Yes, the encouragement is often to reinforce the idea of expertise, but that idea is one aligned not with an echo chamber, but a system in which a variety of ideas are heard and bounced off one another. And expertise is not seen as a god, but given a reasonable amount of weight.

Case in point: when I wanted to “do my own research” on the pandemic, I started following epidemiologists. When I wanted to “do my own research” on the impacts of racism, I started following Black journalists, authors, and scholars.

When People Want to Be “Taught” in the Comments Section….

In these contexts, and especially in online discussions, people here often tell people to “do their own research” by looking into some body of work that’s been compiled by a combination of stories from people who are impacted by some behavior or policy and experts studying that same kind of thing.

This is especially the case if the “left-wing” person is talking to someone who is insisting on being taught an entire college course in the comment section of a site in order to supposedly be satisfied about the existence of something like racism or misogyny.

Some People Are Willing to Learn—But There Are Good Books for That!

And the problem, of course, is that while sometimes that person genuinely is willing to learn, they often are not. And when they ARE willing to learn, giving them a reading list of good books on the subject—either by academic, journalistic, or experiential experts or some combination—is a much better use of everyone’s time than endlessly exchanging information in the comment section.

And then, of course, there’s always the very likely possibility that the person is NOT engaging in the discussion in good faith—but would only agree with perspectives if you found something in their favored sources to help them understand.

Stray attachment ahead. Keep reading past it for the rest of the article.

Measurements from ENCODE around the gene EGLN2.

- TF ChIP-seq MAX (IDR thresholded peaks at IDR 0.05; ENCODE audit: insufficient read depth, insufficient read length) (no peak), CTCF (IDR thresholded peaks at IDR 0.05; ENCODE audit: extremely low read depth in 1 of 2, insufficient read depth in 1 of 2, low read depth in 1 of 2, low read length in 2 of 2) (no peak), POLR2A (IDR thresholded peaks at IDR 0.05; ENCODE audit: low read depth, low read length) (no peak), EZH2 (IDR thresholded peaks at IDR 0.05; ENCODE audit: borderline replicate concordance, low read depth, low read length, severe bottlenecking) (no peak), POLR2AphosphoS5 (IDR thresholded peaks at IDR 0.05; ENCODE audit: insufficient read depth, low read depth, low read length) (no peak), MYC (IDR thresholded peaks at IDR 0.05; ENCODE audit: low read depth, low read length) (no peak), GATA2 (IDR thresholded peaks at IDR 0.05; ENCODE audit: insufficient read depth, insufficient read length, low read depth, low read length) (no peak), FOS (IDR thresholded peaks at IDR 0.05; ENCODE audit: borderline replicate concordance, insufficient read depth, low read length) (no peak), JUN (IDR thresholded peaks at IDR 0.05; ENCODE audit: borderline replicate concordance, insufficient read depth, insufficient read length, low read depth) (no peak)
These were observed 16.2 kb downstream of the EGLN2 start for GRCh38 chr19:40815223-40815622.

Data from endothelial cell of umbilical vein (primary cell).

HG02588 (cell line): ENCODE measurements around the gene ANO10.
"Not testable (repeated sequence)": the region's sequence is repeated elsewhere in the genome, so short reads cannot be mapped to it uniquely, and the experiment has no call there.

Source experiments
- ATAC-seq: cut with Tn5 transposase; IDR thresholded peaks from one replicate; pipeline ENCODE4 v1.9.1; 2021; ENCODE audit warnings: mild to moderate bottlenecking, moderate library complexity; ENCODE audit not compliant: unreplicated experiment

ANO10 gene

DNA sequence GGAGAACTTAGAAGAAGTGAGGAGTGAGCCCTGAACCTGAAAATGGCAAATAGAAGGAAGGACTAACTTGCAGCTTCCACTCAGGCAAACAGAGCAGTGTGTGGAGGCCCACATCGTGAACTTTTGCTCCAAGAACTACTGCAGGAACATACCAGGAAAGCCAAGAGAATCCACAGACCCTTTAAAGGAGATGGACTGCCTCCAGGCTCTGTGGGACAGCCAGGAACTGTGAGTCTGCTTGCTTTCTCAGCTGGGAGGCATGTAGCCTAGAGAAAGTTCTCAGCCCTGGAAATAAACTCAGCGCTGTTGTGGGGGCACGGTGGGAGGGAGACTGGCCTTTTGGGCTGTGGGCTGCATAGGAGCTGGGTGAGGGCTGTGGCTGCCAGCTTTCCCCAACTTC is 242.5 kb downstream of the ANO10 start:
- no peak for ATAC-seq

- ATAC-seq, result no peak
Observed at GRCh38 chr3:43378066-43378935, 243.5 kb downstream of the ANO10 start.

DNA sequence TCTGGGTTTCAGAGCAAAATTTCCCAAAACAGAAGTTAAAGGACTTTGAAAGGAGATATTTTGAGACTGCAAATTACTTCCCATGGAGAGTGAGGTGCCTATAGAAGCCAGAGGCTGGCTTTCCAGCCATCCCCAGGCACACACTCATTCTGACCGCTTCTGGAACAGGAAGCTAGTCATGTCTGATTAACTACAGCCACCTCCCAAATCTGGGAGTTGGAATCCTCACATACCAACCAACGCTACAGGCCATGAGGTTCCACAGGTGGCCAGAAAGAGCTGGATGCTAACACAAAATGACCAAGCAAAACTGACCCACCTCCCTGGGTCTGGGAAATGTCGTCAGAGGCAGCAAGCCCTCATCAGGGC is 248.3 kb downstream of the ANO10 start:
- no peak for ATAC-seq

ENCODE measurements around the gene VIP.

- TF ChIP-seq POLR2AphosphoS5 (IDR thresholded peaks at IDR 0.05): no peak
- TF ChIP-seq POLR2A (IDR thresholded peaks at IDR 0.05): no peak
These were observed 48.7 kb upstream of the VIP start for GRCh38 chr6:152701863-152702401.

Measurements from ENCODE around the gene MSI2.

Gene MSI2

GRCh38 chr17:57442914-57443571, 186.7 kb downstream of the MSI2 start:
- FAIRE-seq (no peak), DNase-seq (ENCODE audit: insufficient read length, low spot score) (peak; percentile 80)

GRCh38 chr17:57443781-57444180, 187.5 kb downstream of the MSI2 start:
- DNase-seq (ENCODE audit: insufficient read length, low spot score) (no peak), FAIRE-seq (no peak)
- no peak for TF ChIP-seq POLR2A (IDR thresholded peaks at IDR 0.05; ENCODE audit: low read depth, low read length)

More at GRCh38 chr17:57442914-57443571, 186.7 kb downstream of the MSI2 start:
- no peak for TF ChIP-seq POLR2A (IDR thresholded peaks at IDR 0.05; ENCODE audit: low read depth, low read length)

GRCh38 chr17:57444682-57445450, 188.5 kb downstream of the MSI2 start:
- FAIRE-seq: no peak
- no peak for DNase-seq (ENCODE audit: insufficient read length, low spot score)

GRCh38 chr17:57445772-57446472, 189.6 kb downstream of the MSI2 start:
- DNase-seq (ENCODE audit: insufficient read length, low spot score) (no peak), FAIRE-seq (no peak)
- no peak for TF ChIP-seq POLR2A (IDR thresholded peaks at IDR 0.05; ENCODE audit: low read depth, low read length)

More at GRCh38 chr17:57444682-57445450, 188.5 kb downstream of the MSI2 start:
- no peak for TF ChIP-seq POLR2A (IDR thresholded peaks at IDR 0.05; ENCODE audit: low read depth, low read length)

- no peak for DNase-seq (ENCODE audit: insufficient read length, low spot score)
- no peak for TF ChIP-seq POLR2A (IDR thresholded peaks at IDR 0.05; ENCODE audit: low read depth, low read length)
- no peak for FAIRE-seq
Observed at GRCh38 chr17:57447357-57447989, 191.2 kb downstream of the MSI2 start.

Which is challenging when there is often good reason to have strong opposition to these types of anti-expertise sources, many of which engage in the types of misinformation and disinformation I just described.

Right-wing Views of “Doing Your Own Research” as a Fun-House Mirror of Critical Thinking

At any rate, I don’t want to make this too long, but I just wanted to say that I think it’s important that we understand that the conspiracy-based perspective is a sort of fun-house mirror of actual critical thinking-based approaches to the idea of doing one’s own research.

Let’s Take Back The Phrase, Friends!

In a healthy perspective, as with everyone having the right to one’s own opinions, I think it’s important to reclaim the idea of “doing one’s own research” as an important one—while also using it to encourage genuine critical thinking and diversity of opinions. At the same time, I think it’s very important to decry misinformation and to encourage respect for expertise without pretending that experts know everything.

Wait, So Fear of Expertise Means Fear of…Interdependence???? Oooh….

The funny thing to me is that all the experts I know know perfectly well that they don’t know everything. In fact, the more specialized your knowledge gets, the more aware you become realizing that no one can be an expert on everything.

We need others who are good at and aware of other types of knowledge to get around in this world. That’s just how it is.

Here’s a big irony of right-wing hot takes on “doing their own research”—a lot of times, fear of expertise is just another form of fear of interdependence on other people who know stuff.

It also seems to stem from a fear of one’s own ignorance–in short, a fear of intellectual humility.

I could go on about this for awhile, but I’ll stop here for today.

What We Can Do Toward a Healthier World

May we refuse to believe right-wing claims that the two sides are the same on this topic. And may we continue to advocate for healthy critical thinking wherever we can. May we keep continuing to encourage people to “do their own research” by reasonably reading what they can from a variety of expert sources with a diversity of opinions.

And since there are school board elections coming up this week in many areas, please please please educate yourselves on who’s running and vote locally where you’re able, friends! Please keep reading banned books as well. These battles matter tremendously.

A Final Charge

Go team #AssertiveSpirituality! Let’s continue to do what we can where we are with what we’ve got toward a healthier world for us all. We can do this thing.

Want to help keep this work going? It’s been 5 years of this project, and I finally have tip jars set up at Venmo and PayPal so you can help keep the lights on and such (THANK YOU for whatever you can do!). Here’s the info:

Venmo: @assertivespirituality

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“Do Your Own Resea…

by DS Leiter Time to read: 7 min